In a recent column, John Leo talks about the generation born between 1977 and 1994: "Now the focus is almost entirely on millennials, 78 million strong and the largest birth cohort in American history. Speaking at the American Magazine Conference, (Ann) Clurman (of the Yankelovich Partners) described millennials this way: 'They are family oriented, viscerally pluralistic, deeply committed to authenticity and truth-telling, heavily stressed and living in a no-boundaries world where they make short-term decisions and expect paradoxical outcomes. (The sense of paradox means that every choice results in some good consequences, some bad: Air bags save lives but kill people, too.)'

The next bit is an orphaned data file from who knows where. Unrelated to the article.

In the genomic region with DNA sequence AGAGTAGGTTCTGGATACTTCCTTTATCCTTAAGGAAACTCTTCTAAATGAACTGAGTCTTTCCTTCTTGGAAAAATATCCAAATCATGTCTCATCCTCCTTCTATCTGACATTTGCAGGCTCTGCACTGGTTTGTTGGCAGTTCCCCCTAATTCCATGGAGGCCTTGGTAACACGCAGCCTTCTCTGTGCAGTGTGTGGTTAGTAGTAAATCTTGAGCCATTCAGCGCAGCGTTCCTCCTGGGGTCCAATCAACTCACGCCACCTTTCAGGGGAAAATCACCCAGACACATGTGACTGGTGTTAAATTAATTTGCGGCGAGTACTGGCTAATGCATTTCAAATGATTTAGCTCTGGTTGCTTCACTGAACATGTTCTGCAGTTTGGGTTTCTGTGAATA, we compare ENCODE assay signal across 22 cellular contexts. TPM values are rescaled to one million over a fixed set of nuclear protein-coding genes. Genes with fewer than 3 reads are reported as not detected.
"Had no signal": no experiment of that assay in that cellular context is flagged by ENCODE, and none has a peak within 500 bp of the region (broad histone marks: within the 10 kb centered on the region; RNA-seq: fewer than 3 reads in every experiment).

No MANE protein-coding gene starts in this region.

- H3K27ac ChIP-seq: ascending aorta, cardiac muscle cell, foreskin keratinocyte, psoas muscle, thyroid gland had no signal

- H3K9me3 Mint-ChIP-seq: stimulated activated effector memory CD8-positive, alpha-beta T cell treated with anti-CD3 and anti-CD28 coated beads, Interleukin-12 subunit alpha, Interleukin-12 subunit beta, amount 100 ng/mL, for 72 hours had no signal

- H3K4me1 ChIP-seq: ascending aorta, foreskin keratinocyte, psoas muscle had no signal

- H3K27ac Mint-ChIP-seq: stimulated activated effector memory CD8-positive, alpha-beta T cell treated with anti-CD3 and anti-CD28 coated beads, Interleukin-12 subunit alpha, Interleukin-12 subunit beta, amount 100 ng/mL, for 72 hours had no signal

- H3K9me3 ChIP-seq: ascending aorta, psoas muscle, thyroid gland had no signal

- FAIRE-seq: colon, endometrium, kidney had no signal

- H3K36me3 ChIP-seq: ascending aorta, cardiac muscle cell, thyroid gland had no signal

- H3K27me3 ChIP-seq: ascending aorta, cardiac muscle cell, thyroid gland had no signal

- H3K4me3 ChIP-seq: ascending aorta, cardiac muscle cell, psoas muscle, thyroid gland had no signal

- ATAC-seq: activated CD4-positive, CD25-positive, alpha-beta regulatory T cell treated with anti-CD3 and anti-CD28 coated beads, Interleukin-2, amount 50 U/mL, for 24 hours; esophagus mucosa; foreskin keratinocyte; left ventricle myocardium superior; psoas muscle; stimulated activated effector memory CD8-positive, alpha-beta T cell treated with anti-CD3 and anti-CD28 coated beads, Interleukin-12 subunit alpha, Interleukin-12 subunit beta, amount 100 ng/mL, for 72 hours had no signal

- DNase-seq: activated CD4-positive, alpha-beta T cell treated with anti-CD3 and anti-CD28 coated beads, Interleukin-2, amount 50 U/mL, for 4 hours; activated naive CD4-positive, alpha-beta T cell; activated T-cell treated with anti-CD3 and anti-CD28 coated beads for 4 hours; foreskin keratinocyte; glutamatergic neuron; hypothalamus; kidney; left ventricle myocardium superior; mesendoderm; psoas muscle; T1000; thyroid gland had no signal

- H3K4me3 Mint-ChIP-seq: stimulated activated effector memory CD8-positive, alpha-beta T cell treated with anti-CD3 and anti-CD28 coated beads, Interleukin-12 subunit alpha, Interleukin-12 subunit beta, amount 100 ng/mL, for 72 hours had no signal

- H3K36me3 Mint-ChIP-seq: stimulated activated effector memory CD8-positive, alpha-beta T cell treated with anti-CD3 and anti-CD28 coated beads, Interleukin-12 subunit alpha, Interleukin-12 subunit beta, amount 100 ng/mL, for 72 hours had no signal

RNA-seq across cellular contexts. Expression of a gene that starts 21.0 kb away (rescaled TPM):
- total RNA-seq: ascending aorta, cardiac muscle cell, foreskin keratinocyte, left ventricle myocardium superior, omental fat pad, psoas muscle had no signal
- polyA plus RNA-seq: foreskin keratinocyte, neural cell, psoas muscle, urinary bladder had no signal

"By pluralistic, Clurman means that distinctions of race, ethnicity and gender are of little interest to millennials--they tend to overlook differences and treat everyone the same. 'Part of the fallout is that opposition to gay marriage, strong among older Americans, is low among millennials. Authenticity and integrity are prime values. Millennials want very much to succeed in life,' says Clurman, but 'integrity trumps success.; (Enron should have hired millennial executives.)
"Yankelovich and other researchers have been picking up a renewed emphasis on family for years. The yearning for a good marriage is a dominant value among millennials, Clurman says; and 30 percent of those surveyed say they want three or more children. Indeed, one research company, Packaged Facts and Silver Stork, recently predicted a 17 percent increase in the U.S. birthrate during the next 10 years." (Click here to read the entire column